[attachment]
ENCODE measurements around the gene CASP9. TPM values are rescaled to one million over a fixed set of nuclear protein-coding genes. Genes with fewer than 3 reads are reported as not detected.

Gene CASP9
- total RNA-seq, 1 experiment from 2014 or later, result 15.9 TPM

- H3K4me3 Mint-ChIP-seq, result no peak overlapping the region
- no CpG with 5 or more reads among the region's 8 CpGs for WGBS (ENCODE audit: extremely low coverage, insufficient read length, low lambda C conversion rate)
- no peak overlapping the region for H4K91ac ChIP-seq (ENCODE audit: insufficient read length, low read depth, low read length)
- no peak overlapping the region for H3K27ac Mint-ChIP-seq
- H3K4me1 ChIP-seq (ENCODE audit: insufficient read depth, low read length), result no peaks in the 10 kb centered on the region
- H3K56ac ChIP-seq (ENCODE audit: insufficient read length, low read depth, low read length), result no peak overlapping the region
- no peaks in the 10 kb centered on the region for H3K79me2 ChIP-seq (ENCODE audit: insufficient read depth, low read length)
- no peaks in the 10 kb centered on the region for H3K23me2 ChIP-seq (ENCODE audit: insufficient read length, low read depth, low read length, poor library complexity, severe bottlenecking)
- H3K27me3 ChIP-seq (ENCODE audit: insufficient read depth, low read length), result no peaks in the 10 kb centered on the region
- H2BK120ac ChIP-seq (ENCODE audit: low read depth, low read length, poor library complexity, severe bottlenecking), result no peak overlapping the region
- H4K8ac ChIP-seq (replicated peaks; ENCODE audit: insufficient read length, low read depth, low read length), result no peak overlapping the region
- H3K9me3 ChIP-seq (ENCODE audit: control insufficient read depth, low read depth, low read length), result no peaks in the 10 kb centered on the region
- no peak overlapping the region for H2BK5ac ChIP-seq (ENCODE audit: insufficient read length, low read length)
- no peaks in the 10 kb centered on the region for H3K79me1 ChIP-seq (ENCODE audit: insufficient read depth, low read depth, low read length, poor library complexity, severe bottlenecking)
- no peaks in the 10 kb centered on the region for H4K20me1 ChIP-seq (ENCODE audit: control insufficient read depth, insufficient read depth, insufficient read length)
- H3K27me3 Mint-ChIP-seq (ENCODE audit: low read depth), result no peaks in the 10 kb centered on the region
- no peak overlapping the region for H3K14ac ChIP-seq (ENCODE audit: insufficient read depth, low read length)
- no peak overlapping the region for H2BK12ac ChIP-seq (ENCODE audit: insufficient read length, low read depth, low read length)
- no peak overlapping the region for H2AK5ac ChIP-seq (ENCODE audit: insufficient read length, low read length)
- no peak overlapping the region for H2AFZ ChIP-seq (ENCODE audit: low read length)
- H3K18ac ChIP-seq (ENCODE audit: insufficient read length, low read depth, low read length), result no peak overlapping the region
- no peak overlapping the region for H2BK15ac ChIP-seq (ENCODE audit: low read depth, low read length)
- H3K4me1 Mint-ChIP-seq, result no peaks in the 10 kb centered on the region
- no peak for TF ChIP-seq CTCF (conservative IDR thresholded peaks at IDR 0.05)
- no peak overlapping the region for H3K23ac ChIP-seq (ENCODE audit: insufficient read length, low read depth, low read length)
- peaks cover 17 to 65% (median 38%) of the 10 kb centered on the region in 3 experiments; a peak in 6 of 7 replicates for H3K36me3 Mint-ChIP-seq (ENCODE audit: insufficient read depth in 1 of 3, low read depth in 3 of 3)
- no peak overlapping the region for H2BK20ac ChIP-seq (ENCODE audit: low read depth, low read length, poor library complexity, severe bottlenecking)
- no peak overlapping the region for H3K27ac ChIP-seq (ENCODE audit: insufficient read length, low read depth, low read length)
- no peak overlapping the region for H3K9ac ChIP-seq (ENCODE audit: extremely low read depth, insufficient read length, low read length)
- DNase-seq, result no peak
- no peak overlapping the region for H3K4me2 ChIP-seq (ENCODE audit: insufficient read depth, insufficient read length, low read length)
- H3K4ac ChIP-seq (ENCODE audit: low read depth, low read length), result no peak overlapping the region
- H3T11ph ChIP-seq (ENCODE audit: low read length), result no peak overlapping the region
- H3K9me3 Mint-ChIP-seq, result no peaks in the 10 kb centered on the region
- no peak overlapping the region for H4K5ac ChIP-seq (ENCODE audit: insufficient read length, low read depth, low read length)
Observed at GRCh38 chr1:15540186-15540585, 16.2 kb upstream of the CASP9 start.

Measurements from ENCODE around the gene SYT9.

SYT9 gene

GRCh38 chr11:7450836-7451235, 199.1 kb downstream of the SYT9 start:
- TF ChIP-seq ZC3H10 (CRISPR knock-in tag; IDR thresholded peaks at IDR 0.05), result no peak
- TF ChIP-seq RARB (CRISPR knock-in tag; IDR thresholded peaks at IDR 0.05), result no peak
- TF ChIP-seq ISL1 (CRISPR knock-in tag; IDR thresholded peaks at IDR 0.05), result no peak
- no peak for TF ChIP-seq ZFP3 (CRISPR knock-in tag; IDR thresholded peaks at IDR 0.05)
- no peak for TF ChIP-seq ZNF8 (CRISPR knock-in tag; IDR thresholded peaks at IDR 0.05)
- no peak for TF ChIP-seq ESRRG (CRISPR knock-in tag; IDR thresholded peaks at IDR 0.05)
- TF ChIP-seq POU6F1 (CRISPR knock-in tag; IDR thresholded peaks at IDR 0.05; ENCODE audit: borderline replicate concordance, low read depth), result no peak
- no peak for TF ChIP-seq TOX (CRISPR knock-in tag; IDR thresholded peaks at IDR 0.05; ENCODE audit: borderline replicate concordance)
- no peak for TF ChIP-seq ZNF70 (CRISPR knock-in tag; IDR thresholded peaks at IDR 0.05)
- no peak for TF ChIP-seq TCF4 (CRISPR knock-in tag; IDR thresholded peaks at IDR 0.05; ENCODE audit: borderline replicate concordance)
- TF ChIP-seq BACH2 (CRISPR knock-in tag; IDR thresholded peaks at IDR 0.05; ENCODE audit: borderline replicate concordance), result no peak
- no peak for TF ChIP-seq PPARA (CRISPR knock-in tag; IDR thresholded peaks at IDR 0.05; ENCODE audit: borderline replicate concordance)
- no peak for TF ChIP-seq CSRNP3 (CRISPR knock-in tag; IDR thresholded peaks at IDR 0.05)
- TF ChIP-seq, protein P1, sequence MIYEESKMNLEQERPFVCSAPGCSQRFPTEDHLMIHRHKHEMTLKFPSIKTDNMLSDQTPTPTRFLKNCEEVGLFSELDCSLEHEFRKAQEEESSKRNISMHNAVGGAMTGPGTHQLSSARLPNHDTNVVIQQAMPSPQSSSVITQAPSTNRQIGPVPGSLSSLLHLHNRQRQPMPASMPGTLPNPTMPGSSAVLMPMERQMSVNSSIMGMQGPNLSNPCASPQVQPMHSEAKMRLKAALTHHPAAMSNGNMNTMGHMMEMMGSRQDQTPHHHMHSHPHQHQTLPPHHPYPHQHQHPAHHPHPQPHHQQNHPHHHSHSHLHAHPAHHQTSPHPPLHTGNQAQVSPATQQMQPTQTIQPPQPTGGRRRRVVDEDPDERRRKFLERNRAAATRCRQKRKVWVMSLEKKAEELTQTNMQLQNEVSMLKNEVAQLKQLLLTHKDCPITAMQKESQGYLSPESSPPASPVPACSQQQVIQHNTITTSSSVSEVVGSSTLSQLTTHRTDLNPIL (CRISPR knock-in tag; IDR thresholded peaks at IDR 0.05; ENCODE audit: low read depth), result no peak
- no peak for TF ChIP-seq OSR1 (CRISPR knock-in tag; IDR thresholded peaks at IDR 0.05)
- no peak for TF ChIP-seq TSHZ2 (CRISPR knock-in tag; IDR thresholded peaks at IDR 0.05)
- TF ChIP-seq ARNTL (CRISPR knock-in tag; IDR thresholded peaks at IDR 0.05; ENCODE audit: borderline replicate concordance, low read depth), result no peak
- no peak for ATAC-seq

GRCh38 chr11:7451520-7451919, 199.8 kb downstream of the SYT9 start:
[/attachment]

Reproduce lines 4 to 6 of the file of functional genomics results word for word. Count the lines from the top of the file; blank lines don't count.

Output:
- H3K4me3 Mint-ChIP-seq, result no peak overlapping the region
- no CpG with 5 or more reads among the region's 8 CpGs for WGBS (ENCODE audit: extremely low coverage, insufficient read length, low lambda C conversion rate)
- no peak overlapping the region for H4K91ac ChIP-seq (ENCODE audit: insufficient read length, low read depth, low read length)